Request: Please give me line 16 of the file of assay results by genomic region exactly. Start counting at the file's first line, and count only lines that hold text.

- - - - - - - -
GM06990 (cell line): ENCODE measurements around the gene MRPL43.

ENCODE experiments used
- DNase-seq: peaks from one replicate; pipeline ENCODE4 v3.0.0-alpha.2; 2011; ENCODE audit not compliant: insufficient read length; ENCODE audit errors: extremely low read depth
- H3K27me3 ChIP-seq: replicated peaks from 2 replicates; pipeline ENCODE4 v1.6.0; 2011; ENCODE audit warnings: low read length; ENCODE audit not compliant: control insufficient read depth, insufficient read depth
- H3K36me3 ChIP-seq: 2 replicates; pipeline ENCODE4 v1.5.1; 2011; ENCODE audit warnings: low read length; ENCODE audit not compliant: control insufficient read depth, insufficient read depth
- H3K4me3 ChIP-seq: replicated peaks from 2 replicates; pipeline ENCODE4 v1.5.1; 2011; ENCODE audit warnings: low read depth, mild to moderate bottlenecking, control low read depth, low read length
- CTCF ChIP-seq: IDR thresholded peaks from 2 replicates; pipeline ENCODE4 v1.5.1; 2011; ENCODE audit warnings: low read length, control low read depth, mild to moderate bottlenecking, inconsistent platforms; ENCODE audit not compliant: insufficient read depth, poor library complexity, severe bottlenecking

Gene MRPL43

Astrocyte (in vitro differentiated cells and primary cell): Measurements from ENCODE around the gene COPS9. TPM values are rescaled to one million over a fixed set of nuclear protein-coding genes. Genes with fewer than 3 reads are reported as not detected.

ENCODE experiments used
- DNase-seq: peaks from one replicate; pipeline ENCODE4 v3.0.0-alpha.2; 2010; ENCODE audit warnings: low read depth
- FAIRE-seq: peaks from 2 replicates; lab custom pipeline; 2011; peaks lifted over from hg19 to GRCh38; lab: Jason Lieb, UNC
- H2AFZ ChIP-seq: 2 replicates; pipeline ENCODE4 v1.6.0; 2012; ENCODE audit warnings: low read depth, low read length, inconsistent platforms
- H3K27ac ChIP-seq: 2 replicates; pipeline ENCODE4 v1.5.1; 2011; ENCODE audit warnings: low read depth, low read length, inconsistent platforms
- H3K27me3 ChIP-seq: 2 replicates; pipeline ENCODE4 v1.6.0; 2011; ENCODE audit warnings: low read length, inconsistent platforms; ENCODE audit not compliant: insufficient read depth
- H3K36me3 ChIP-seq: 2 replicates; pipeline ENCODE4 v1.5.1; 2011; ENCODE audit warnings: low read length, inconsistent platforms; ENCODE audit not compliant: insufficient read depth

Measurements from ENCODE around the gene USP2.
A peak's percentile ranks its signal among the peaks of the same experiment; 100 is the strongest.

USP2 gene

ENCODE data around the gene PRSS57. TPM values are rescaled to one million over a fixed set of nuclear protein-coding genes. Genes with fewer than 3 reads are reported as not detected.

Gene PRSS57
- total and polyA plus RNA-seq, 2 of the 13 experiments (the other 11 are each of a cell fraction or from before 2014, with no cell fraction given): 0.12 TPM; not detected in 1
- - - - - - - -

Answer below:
- H3K36me3 ChIP-seq: 2 replicates; pipeline ENCODE4 v1.5.1; 2011; ENCODE audit warnings: low read length, inconsistent platforms; ENCODE audit not compliant: insufficient read depth